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In theory, can you build a dynamo hub, say a SON, with a fixie/single speed gear, all mounted in the same hub and wheel? I will be building a touring rig with an extra wheel trailer and I would like to generate power on the trailer hub but also have it as a backup front OR rear wheel in the case of a disaster.

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I was going to boldly say "no-one has made a rear hub dynamo" but then I did a google search and I'm glad I didn't say that, because I would have been wrong.

Shimano make the FH-C810 which despite the FH suggesting "front hub" is actually short for "freehub". In full it's the "Shimano Nexave Di2 FH-C810" (page via searching their site for the short code). It's 8/9 speed compatible, and seems to be fairly commonly available online. Sadly I don't think it will take a disk brake directly, only the non-user-serviceable roller brake. ProblemSolvers make an adaptor that will let you fit a disk.

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A company called SunUP make a dynamo that attaches to the spokes, and they sell it mainly as a rear wheel dyno but also show it attached to a trailer. The advantage of that appears to be that you can fairly easily pull it off one wheel and mount it elsewhere. The disadvantage is that it mounts where a disk brake would go, so you're forced to use rim brakes.

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I strongly suspect that you could build a SON dyno into a rear wheel by making a fixed gear cog or freewheel assembly that bolted onto the disk rotor mounts. You could probably whip one up on a lathe in less than a day. That would give you the advantage that you could use that wheel as front or rear in any bike, albeit at the cost of the rear wheel being mounted off centre. The disadvantage is that SON would rightly laugh at you if it broke, and of course you'd void the warranty the instant you did that.

You could easily fit a single speed adaptor kit to the Shimano, although changing it to fixed would again void the warranty. Quite why you'd want to fix a touring rig including a trailer I'm not sure, the only people I know who've toured on fixies have regretted it, and most have gone to gears very quickly (after less than 1000km). Towing a trailer with a fixie is challenging, I did it once when the guy who started it got sick so I swapped bikes with him. Would not do it if I didn't have to.

For remote touring I would be more inclined to rely on solar, unless you're touring a long way north (if you were that far south you'd be paddling not pedalling). A bottle dyno won't work, and I suspect you really want disk brakes. I would also be inclined to use a Rohloff if you want reliability, but I think you'd need to be slightly nuts to take three of them (one in each wheel). Buying a set of the Shimano rear hub dynos is quite practical, with the minor limitation that you're only going to be able to have a 9 speed cassette (you may already have decided to do that for reliability reasons). The guy I know who's riding the Canning Stock Route is using derailleur gears (although he is also meeting a bit of traffic, so it's perhaps not as uninhabited as its reputation would suggest).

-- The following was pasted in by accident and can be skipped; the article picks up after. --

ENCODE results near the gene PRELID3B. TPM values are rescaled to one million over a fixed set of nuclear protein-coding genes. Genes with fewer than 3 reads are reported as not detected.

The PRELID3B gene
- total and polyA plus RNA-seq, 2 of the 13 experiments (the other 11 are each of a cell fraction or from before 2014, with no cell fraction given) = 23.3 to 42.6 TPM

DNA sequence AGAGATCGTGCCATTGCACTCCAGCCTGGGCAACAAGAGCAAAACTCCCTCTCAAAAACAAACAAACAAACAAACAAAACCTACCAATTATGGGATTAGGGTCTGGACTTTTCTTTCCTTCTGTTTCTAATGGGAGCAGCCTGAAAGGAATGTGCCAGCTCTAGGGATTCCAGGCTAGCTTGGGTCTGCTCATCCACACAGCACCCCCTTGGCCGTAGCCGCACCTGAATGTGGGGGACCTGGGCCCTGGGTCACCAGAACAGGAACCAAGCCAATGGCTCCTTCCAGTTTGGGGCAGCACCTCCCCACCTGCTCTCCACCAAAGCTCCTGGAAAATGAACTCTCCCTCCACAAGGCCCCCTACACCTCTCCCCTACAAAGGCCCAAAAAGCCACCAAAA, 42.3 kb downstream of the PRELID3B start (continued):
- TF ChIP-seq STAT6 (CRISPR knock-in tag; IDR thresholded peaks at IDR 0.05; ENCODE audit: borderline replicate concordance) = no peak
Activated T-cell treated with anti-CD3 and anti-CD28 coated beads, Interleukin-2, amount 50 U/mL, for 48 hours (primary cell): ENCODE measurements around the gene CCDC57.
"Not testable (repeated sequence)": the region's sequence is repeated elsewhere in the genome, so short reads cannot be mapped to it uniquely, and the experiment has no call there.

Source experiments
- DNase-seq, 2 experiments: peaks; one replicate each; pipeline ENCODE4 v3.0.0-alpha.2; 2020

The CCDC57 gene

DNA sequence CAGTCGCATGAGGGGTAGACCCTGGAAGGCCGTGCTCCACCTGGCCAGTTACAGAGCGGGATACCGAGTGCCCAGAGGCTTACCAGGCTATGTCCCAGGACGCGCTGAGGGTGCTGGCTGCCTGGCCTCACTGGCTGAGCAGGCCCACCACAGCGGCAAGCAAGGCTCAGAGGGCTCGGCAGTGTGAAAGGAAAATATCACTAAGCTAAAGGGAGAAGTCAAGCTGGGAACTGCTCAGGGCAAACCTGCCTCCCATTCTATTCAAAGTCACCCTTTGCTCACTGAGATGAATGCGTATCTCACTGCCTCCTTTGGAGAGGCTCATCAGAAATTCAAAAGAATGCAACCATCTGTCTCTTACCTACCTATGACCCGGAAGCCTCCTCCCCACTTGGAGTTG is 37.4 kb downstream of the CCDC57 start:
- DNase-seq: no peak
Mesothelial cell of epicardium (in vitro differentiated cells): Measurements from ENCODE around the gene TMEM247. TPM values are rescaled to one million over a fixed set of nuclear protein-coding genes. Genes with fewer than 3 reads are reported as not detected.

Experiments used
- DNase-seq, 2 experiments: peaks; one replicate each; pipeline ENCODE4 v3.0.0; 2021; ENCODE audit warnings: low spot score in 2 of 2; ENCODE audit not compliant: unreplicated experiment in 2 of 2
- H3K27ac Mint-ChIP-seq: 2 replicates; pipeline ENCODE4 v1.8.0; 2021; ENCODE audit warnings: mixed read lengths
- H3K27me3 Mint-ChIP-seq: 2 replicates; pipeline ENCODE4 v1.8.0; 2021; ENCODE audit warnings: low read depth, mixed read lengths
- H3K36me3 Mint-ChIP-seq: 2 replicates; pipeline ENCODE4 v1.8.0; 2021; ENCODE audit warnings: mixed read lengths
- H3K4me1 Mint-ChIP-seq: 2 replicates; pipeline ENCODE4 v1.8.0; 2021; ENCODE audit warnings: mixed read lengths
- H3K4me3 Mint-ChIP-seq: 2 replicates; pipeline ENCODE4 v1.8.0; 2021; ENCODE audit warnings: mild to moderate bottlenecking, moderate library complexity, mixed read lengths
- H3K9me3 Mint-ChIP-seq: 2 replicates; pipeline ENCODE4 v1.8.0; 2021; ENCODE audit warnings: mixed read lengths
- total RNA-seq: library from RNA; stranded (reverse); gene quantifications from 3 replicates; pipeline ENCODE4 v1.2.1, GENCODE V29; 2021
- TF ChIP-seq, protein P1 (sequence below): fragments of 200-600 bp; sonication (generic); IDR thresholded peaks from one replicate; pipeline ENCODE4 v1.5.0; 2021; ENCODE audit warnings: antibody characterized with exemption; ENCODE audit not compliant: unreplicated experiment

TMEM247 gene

• Sturmey-Archer also did a three-speed dynamo rear hub, though it was less powerful than modern standard dynamos. Using it in this context would be an interesting challenge, but it's probably the most common rear dynamo hub, historically. sheldonbrown.com/sturmey-archer/ag.html – armb Nov 30 '16 at 12:39
  • One potential problem with a disc brake adaptor for the SON is that typically the disc is on the non-drive side, so you would have to run it the wrong way round, which SON advise against. But if it's for emergency use only, you could ignore that. And SON do at least make a 135mm hub for fat bikes, so, with a suitable fork, having hubs that fit both front and a standard rear is possible. – armb Nov 30 '16 at 12:39
  • Incidentally, the FH-C810 is also less powerful than a standard hub dynamo; less powerful than the Sturmey Dynohub even. It's designed to power the Di2 automatic gears, not a standard light. velospec.com:8080/components/shimano/fhc810 bentrideronline.com/messageboard/archive/index.php?t-58175.html – armb Aug 8 '17 at 14:19

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